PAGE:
An initiative full of love, passion and regret.
Dear Elizabeth, written by Sarah Ruhl, follows the lives of renowned poets, Elizabeth Bishop and Robert Lowe, through the 500 pages of poems and extracts they sent to one another over 40+ years. Ellen McDougall’s simple yet effective direction of two actors, chairs, lamps and desks, leaves the story entirely down to the storytelling through the ability of the actors to bring the poems and intricate wit of the letters off the page and into an interesting story full of love, passion and regret.
The most exciting element to this production is the fresh and exciting unknown. The two performers who have been exposed and passionately volunteered to share the poems of Lowe and Bishop, have not seen the text before and neither have they rehearsed – giving huge kudos to the creative team: Associate Director Anthony Simpson-Pike, Producer Jenny Pearce, Designer Moi Tran, Sound Designer Jon Nicholls, Lighting Designer Jessica Hun Hang Yun and Assistant Director Yasmin Hafesji. The entire team control the actors through instructions planted on various props such as wine bottles or picnic baskets etc. Despite not having the budget of some of the bigger productions and theatres, this piece is entertaining, innovative and a great chance to watch skills used by the actors that are very rarely seen in the UK.
The two actors for the performance I attended were Jade Anouka and Jonjo O’Neill who creatively lifted the text off the page and kept us engaged for a good 80 minutes. Anouka’s site reading was slightly tentative due to nerves, the intimate playing space and adjusting to this uncommon skill. O’Neill’s voice and articulation work is clear and crisp, making it easy to listen to and follow the letters from Lowe. Both actors had moments of really touching storytelling. Anouka’s representation of Bishop’s surprise and covering-up her struggle with Lowe’s developing relationships and family is a moment of genuine empathy. Similarly, O’Neill’s empathetic and strong supportive poem after the loss of Bishop’s maid is extremely powerful and all whilst site reading!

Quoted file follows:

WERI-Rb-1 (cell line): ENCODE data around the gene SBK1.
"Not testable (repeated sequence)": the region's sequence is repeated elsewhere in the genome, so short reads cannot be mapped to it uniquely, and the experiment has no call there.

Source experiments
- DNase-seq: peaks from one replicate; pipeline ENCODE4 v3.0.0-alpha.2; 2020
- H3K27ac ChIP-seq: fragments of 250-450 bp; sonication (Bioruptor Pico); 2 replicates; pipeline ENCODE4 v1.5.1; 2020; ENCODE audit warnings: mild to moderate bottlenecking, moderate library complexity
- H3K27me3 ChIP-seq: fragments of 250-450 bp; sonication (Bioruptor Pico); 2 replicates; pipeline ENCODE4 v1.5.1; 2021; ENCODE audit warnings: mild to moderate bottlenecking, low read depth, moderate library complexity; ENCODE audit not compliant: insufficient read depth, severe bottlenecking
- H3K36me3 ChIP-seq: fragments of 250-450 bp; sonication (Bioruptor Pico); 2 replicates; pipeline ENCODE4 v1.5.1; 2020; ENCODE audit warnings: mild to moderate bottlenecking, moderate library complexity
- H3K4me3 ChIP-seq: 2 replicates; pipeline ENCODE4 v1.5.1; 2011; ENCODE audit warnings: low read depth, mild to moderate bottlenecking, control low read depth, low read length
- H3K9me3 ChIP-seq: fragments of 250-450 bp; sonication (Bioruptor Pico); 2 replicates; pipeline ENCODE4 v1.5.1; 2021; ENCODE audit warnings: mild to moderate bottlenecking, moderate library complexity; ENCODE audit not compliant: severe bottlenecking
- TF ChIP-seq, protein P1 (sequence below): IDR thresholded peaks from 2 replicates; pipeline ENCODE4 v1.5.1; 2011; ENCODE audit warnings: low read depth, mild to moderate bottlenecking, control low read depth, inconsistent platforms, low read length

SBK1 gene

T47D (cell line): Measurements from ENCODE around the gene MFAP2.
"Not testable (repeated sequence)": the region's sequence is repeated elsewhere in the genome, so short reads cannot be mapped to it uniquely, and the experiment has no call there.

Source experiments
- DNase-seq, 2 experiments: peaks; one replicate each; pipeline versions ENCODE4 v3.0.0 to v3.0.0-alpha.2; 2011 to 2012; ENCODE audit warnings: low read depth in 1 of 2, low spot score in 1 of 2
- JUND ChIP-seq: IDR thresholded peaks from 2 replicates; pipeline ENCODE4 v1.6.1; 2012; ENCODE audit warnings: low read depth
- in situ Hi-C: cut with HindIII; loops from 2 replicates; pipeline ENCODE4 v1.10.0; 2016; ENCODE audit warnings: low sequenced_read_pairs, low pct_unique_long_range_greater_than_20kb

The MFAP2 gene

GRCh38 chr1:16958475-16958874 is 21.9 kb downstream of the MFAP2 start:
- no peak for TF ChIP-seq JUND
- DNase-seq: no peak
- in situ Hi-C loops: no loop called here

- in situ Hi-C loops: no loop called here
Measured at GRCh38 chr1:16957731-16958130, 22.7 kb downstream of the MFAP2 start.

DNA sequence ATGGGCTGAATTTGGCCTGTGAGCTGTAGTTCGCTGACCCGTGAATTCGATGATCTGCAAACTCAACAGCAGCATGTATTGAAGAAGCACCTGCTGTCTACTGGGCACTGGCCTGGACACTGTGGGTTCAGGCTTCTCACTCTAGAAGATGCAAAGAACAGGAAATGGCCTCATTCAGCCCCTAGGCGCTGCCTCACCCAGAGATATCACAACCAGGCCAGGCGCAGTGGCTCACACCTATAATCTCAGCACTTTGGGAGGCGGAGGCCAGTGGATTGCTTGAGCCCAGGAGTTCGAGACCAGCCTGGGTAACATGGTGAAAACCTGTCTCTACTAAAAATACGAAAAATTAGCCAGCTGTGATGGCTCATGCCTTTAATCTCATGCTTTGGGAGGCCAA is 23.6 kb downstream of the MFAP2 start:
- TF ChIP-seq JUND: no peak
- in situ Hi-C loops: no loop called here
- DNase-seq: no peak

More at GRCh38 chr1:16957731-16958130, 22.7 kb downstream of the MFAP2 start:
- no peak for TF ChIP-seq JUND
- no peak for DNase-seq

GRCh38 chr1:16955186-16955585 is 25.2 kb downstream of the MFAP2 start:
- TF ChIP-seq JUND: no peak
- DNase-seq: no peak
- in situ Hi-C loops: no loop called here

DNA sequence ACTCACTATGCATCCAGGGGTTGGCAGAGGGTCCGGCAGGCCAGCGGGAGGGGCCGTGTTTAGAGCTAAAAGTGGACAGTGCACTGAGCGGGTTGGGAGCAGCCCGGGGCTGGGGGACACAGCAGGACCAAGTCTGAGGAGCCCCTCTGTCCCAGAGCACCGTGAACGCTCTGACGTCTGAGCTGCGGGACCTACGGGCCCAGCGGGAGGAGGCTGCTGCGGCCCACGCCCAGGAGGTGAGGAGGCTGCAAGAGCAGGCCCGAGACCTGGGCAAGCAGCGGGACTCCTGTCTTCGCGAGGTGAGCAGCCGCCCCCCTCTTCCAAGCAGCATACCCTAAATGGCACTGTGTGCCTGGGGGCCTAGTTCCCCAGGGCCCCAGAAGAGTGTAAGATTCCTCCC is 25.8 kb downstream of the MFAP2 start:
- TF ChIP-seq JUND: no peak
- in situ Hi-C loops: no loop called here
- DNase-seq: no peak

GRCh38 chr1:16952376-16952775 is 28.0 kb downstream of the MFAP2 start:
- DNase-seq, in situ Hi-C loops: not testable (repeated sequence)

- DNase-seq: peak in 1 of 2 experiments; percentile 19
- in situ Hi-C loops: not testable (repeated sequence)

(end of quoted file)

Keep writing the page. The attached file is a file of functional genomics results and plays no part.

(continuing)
Without reviewing the actors too much as they change from performance to performance, the concept behind this piece really deserves a high mark for creating a platform for the actors and the audience to explore and discover the work of Bishop and Lowe together. The design and execution of the piece from the creatives is new, exciting, innovative and doesn’t require the biggest budget, but instead is produced due to the imagination and hard work of the entire team involved and is a credit to all the theatres that deserve more support.
Dear Elizabeth is playing Gate Theatre until 9 February. For more information and tickets, see the Gate Theatre website.